Florida Senator Marco Rubio has been involved with immigration-reform talks since the beginning of the year, but there’s always been a question of his commitment—does Rubio want to pass a bill, or does he just want the political benefits of advocacy without the substantive trouble of legislating? If this sounds cynical, recall that—at almost every turn over the last few months—Rubio has threatened to derail talks over a series of non-issues, accusing Democrats of supporting amnesty and rushing negotiations, though neither has happened.
But with the announcement of a bill from the Senate “Gang of Eight,” Rubio has moved from wavering critic to straightforward ally. As Pema Levy reports for Talking Points Memo, Rubio took center stage on several talk shows yesterday, making a full-throated pitch to his fellow Republicans on the need for a comprehensive bill, and the advantages of the one on the table:
To Sen. Lee’s preference for a piecemeal approach, Rubio argued that the comprehensive bill is divided into segments and that each segment is being treated independently. “Through our negotiations, we’ve been able to keep these segments separate from each other,” he said. “In essence, we haven’t had to trade less border security in exchange for a modernized system… As long as the product stays that way, it will be defensible.”
On contentious pathway to citizenship question, Rubio vigorously argued against the accusation that the Gang of Eight’s plan amounts to amnesty. “I would argue to you that it will be cheaper, faster and easier for people to go back home and wait 10 years than it will be to go through this process I’ve outlined,” Rubio said on “Fox News Sunday.” “That’s why it’s not amnesty.”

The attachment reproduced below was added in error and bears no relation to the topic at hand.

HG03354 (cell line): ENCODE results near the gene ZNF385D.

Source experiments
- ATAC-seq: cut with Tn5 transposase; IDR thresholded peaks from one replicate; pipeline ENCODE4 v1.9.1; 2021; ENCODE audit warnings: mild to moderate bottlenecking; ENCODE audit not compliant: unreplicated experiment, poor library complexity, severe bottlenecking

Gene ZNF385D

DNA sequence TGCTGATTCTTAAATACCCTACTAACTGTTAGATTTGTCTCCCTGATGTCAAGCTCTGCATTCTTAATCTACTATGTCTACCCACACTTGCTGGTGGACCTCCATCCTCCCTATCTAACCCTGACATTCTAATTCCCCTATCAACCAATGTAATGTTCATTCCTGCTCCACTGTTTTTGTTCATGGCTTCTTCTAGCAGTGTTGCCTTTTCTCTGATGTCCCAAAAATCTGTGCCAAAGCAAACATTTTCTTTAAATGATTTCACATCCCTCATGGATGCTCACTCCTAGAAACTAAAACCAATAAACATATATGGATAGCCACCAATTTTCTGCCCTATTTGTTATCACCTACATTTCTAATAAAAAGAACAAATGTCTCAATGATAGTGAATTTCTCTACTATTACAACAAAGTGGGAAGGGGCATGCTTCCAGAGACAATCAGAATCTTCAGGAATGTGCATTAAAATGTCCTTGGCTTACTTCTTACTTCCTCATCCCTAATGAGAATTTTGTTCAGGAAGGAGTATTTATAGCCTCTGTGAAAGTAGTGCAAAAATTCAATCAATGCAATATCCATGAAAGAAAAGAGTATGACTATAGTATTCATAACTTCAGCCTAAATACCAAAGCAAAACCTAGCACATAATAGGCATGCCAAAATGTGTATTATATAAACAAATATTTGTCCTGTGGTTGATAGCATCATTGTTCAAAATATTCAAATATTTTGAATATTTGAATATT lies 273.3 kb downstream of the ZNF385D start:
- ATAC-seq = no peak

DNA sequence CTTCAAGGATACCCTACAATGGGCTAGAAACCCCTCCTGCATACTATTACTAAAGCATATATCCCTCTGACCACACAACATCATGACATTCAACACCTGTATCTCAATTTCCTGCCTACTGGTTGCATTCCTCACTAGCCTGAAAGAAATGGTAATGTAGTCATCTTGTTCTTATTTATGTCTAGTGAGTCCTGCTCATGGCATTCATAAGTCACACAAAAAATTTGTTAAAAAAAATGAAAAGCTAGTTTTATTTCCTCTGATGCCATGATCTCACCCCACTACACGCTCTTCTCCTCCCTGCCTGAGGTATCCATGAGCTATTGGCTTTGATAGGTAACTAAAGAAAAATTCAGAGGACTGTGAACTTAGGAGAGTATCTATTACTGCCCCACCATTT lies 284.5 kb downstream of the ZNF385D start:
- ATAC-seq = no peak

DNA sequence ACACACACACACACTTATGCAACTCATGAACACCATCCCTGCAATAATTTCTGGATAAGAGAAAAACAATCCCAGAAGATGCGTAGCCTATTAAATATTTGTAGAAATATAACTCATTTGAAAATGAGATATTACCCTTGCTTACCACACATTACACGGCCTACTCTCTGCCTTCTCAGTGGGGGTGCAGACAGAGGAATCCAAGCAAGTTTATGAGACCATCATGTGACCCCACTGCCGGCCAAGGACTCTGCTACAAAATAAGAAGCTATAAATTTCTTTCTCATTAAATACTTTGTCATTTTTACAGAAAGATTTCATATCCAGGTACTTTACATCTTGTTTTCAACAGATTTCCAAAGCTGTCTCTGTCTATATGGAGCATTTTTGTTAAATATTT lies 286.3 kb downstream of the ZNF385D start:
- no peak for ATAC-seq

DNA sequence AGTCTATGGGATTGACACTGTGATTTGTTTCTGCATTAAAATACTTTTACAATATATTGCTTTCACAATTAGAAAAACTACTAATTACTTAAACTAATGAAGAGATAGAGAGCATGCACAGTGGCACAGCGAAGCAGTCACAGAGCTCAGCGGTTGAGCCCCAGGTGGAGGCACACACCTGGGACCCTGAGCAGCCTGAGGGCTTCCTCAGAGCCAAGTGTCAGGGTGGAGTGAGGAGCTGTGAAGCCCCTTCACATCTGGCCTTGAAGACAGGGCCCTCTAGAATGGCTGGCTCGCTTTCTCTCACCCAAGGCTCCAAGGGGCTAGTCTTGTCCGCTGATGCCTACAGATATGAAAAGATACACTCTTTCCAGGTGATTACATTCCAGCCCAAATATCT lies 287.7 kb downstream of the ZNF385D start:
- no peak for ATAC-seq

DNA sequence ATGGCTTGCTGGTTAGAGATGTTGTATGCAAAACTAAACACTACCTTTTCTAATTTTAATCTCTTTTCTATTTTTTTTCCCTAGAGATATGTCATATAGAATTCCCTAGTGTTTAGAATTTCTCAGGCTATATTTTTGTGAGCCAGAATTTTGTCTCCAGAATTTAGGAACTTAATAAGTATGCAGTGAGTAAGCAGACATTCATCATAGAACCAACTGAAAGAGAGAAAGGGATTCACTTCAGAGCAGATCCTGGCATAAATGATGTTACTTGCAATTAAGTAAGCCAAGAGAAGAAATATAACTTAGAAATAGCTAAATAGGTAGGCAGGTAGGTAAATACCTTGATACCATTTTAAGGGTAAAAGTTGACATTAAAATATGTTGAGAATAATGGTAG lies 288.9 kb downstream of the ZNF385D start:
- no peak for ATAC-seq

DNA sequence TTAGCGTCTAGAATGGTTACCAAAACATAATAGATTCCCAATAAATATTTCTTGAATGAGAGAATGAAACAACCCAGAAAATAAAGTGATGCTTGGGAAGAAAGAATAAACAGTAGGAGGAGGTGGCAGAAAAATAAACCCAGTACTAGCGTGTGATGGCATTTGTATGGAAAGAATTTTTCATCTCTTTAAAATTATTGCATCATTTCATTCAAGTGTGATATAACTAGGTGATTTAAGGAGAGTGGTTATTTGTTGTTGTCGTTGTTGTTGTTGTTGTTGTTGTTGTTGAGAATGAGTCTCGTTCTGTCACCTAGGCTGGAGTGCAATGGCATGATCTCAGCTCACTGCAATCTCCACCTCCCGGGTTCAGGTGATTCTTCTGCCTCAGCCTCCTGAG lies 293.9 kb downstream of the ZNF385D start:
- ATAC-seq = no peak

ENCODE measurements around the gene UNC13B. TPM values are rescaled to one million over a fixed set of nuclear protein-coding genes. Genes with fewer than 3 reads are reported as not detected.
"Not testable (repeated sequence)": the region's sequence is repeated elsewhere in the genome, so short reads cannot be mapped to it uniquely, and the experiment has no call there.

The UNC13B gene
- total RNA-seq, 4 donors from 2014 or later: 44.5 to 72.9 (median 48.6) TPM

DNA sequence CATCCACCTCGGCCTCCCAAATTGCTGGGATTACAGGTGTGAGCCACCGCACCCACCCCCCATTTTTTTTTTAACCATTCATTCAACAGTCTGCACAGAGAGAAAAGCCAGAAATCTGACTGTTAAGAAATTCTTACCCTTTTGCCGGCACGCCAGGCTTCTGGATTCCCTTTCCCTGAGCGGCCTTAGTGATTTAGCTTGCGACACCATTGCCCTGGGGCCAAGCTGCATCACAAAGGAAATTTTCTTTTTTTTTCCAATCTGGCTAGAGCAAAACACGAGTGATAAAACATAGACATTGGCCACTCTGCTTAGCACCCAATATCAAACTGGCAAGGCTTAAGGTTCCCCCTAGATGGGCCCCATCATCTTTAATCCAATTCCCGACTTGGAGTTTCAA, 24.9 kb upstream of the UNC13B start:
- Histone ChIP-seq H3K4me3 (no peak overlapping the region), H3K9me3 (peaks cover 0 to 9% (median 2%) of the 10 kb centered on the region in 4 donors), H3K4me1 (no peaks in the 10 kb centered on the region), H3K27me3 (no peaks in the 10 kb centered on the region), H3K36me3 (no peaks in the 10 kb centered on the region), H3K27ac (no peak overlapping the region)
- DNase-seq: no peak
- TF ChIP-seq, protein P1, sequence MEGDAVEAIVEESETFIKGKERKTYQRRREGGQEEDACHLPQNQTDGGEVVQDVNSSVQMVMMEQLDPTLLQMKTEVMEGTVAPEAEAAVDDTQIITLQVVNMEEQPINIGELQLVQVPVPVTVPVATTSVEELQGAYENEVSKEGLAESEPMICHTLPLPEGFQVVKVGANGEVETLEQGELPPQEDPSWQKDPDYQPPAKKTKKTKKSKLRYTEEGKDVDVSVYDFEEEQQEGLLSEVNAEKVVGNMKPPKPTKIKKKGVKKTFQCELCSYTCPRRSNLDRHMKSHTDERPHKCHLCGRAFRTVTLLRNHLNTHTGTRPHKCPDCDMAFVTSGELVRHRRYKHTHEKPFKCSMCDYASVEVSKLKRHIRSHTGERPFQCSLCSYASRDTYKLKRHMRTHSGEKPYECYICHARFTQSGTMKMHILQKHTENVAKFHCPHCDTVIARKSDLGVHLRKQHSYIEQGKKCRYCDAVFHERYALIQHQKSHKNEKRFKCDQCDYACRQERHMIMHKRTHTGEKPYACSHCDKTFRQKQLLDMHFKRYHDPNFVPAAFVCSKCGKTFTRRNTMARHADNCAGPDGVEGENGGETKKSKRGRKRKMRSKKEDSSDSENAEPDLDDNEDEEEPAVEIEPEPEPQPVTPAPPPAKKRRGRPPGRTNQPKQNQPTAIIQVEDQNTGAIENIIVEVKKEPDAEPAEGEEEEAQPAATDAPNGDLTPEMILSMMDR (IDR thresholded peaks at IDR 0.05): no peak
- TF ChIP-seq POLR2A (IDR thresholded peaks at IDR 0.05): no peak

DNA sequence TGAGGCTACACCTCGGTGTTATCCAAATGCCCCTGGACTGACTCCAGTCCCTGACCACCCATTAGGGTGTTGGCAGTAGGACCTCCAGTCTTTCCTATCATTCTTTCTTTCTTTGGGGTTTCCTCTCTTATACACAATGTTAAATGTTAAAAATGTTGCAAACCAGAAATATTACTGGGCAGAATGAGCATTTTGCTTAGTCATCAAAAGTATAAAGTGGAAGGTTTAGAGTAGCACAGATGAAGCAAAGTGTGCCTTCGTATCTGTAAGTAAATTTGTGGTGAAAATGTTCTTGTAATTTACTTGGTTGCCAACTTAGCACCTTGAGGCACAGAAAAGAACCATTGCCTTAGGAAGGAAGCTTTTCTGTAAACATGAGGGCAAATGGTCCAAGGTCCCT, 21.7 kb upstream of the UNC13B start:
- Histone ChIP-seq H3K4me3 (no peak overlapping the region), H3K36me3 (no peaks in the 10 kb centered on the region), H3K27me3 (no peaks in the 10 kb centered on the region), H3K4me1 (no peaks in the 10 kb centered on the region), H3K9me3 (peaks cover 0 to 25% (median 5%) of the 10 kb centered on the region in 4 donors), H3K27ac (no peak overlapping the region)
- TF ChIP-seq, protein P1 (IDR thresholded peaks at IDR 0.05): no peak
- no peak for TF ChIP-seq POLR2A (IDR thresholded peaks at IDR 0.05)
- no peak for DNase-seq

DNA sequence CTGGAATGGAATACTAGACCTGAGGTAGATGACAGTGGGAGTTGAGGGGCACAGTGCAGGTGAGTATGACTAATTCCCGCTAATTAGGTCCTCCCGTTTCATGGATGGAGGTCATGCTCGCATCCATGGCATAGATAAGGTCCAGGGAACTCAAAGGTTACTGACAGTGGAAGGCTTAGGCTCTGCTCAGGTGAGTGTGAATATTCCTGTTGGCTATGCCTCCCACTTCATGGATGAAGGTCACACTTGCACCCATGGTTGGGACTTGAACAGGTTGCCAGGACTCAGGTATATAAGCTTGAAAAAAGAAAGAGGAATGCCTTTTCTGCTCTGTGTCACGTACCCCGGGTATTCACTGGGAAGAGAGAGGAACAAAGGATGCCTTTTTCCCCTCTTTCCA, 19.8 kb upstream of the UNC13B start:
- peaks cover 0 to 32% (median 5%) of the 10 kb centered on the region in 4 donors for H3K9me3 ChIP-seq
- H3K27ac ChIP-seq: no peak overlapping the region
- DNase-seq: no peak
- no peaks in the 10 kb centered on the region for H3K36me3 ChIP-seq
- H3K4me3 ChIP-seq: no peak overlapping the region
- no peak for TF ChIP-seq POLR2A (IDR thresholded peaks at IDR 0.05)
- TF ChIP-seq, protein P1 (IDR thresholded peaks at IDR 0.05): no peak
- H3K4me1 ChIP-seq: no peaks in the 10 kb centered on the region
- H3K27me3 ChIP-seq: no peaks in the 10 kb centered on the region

The question now is whether GOP lawmakers will buy what Rubio is selling. The broader Republican Party seems to understand the need for immigration reform, even if various elites are overstating the extent to which it will help win Latino voters. But passing a bill requires buy-in from a critical number of senators—not just votes, but a promise not to filibuster the proposal. Is that feasible? Judging from the latest Senate news, maybe not. As Politico reports, recent attempts at bipartisanship have been hampered by bad blood and "toxic relationships":
And while the leaders don’t get along, relationships among the other 98 senators will be tested when voting begins on the controversial gun and immigration measures—starting with this week’s expected vote on expanding background checks for firearms purchases. McConnell plans to pull out all the stops to block the bill, and GOP senators are blasting any immigration plan that they say smells of “amnesty.”
That’s just the Senate. House Republicans, their own seats made even safer by redistricting, are in no hurry bring up immigration, gun control or revenue issues or cave into the Obama administration or Democrats.
For now, in other words, any optimism about the immigration-reform bill must be tempered by the fact that Republicans just aren’t interested in working with Democrats, regardless of the issue. Obviously, we’ll see what happens. But my hopes aren’t high.